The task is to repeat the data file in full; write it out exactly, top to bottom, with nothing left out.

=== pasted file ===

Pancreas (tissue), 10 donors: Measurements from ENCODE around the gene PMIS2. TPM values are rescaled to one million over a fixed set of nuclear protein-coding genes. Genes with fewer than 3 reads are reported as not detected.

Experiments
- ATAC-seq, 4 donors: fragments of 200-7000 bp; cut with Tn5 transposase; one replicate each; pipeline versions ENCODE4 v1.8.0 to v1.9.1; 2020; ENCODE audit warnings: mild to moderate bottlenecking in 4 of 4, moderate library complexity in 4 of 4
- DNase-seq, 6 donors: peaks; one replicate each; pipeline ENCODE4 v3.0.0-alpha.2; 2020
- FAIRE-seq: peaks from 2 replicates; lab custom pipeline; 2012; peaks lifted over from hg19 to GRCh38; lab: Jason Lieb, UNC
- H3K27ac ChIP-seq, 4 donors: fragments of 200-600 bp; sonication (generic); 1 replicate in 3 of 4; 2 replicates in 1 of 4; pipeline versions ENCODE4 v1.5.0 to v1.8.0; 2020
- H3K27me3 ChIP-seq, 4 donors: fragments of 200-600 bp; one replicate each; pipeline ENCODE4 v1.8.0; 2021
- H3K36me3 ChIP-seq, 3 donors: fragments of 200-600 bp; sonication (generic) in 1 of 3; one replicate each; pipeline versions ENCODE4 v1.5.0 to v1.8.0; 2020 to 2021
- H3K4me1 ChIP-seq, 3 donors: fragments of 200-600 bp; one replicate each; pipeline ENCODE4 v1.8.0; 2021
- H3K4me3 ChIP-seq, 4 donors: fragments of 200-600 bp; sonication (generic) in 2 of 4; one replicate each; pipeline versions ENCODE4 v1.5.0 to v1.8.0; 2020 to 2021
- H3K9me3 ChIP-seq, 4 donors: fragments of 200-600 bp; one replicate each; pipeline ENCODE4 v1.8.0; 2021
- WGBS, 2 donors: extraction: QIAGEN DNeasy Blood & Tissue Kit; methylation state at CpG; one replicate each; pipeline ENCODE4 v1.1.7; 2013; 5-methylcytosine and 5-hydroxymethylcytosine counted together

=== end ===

Pancreas (tissue), 10 donors: Measurements from ENCODE around the gene PMIS2. TPM values are rescaled to one million over a fixed set of nuclear protein-coding genes. Genes with fewer than 3 reads are reported as not detected.

Experiments
- ATAC-seq, 4 donors: fragments of 200-7000 bp; cut with Tn5 transposase; one replicate each; pipeline versions ENCODE4 v1.8.0 to v1.9.1; 2020; ENCODE audit warnings: mild to moderate bottlenecking in 4 of 4, moderate library complexity in 4 of 4
- DNase-seq, 6 donors: peaks; one replicate each; pipeline ENCODE4 v3.0.0-alpha.2; 2020
- FAIRE-seq: peaks from 2 replicates; lab custom pipeline; 2012; peaks lifted over from hg19 to GRCh38; lab: Jason Lieb, UNC
- H3K27ac ChIP-seq, 4 donors: fragments of 200-600 bp; sonication (generic); 1 replicate in 3 of 4; 2 replicates in 1 of 4; pipeline versions ENCODE4 v1.5.0 to v1.8.0; 2020
- H3K27me3 ChIP-seq, 4 donors: fragments of 200-600 bp; one replicate each; pipeline ENCODE4 v1.8.0; 2021
- H3K36me3 ChIP-seq, 3 donors: fragments of 200-600 bp; sonication (generic) in 1 of 3; one replicate each; pipeline versions ENCODE4 v1.5.0 to v1.8.0; 2020 to 2021
- H3K4me1 ChIP-seq, 3 donors: fragments of 200-600 bp; one replicate each; pipeline ENCODE4 v1.8.0; 2021
- H3K4me3 ChIP-seq, 4 donors: fragments of 200-600 bp; sonication (generic) in 2 of 4; one replicate each; pipeline versions ENCODE4 v1.5.0 to v1.8.0; 2020 to 2021
- H3K9me3 ChIP-seq, 4 donors: fragments of 200-600 bp; one replicate each; pipeline ENCODE4 v1.8.0; 2021
- WGBS, 2 donors: extraction: QIAGEN DNeasy Blood & Tissue Kit; methylation state at CpG; one replicate each; pipeline ENCODE4 v1.1.7; 2013; 5-methylcytosine and 5-hydroxymethylcytosine counted together